US agency sees “catastrophic global warming” over next 25 years

EIA Projects Climate Catastrophe

The U.S. Energy Information Administration has projected that the United
States will lead the world into catastrophic global warming over the next
twenty five years. In its 2011 Annual Energy Outlook, the EIA predicts that
energy-related CO2 emissions will “grow by 16 percent from 2009 to 2035,”
reaching 6.3 billion metric tons of carbon dioxide equivalent (or 1.7 GtC):

The fuel mix the EIA projects remains predominantly coal and oil, with a
moderate rise in renewable energy, whose pollution benefits are offset by
growth in energy demand:

This pathway would almost certainly commit the world to catastrophic climate
change, including rapid sea level rise, extreme famine, desertification, and
ecological collapse on land and sea. Right now, the United States, with less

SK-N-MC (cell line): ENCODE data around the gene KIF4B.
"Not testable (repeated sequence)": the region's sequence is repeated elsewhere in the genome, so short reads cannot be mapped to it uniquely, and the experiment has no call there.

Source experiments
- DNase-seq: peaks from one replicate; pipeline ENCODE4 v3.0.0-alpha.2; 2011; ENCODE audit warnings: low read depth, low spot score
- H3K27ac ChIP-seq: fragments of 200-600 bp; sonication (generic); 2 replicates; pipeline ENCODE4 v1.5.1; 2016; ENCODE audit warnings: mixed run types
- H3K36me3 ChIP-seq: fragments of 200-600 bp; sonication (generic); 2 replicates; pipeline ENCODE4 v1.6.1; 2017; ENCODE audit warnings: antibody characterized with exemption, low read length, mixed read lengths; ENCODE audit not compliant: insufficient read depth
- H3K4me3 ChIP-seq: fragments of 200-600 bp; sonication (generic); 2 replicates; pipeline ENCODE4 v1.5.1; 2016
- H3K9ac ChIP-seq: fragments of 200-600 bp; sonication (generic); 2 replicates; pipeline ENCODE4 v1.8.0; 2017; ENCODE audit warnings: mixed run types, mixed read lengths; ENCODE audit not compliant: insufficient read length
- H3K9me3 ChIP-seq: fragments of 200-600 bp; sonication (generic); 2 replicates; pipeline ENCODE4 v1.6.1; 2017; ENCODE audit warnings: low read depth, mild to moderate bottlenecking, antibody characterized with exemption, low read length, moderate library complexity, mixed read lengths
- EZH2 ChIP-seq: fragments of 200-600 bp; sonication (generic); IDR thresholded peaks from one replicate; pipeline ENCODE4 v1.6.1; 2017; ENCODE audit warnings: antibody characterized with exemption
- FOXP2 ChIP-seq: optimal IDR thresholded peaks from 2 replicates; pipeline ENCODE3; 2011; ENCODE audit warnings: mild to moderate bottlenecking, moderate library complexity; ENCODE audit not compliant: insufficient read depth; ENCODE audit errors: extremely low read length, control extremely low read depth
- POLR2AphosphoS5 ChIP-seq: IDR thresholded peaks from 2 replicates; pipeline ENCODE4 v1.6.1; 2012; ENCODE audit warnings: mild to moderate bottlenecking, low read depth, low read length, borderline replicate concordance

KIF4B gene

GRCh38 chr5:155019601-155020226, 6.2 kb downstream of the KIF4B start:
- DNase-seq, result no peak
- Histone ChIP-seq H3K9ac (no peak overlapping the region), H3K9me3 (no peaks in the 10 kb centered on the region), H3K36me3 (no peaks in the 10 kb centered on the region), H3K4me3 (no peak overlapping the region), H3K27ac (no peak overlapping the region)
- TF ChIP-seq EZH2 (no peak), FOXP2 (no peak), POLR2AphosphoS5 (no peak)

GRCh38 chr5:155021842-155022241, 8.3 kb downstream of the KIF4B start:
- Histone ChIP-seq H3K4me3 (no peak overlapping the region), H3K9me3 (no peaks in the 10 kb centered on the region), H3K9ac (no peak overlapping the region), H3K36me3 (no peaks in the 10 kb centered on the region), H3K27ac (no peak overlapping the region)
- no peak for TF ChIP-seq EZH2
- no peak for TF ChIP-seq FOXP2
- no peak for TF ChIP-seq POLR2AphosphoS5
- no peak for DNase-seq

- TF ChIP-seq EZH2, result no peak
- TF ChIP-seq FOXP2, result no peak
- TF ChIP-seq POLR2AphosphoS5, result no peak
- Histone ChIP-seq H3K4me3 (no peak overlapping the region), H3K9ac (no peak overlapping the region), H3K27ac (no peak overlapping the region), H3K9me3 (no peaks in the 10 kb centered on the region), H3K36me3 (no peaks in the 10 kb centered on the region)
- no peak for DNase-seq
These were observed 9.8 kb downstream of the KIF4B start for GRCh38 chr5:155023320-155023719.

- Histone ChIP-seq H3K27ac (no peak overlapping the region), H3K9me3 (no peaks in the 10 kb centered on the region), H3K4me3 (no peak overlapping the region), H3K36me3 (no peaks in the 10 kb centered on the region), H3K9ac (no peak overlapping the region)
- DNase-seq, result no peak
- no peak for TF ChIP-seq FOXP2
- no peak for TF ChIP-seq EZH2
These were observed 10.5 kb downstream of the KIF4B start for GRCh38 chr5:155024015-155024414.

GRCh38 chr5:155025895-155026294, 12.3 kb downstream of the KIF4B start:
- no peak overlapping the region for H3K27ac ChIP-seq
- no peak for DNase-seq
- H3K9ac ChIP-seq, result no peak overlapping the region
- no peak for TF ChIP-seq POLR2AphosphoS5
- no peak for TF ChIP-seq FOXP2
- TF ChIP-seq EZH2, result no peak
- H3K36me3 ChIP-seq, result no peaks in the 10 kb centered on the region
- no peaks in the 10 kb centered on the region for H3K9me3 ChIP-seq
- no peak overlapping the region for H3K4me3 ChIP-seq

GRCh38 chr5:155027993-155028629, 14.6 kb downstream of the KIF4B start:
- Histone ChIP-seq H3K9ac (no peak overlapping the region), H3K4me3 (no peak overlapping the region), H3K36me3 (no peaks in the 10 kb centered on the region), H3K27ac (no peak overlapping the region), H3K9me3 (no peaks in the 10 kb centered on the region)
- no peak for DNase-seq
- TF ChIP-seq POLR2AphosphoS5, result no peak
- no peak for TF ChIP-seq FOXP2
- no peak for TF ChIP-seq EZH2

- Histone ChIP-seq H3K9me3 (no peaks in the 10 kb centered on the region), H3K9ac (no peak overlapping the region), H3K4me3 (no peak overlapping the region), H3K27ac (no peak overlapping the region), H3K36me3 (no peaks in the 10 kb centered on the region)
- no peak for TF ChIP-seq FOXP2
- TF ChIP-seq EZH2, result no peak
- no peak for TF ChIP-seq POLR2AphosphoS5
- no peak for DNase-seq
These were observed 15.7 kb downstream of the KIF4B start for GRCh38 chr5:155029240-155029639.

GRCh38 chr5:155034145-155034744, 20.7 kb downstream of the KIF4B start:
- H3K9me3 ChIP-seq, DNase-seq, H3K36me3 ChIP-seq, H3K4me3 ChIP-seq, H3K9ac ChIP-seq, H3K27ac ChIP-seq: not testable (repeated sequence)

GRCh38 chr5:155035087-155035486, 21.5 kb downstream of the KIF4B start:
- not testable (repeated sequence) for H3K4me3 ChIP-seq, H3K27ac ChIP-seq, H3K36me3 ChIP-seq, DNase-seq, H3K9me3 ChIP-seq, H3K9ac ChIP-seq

than five percent of global population, produces 20 percent of global
warming pollution. Center for American Progress senior fellow Joe Romm
published in Nature in 2008 that humanity “must aim at achieving average
annual carbon dioxide emissions of less than 5 GtC [5 billion metric tons of
carbon, or 18 billion metric tons of carbon dioxide] this century or risk
the catastrophe of reaching atmospheric concentrations of 1,000 p.p.m.” To
do so, he said, humanity needs to adopt a “national and global strategy to
stop building new traditional coal-fired plants while starting to deploy
existing and near-term low-carbon technologies as fast as is humanly
possible.”

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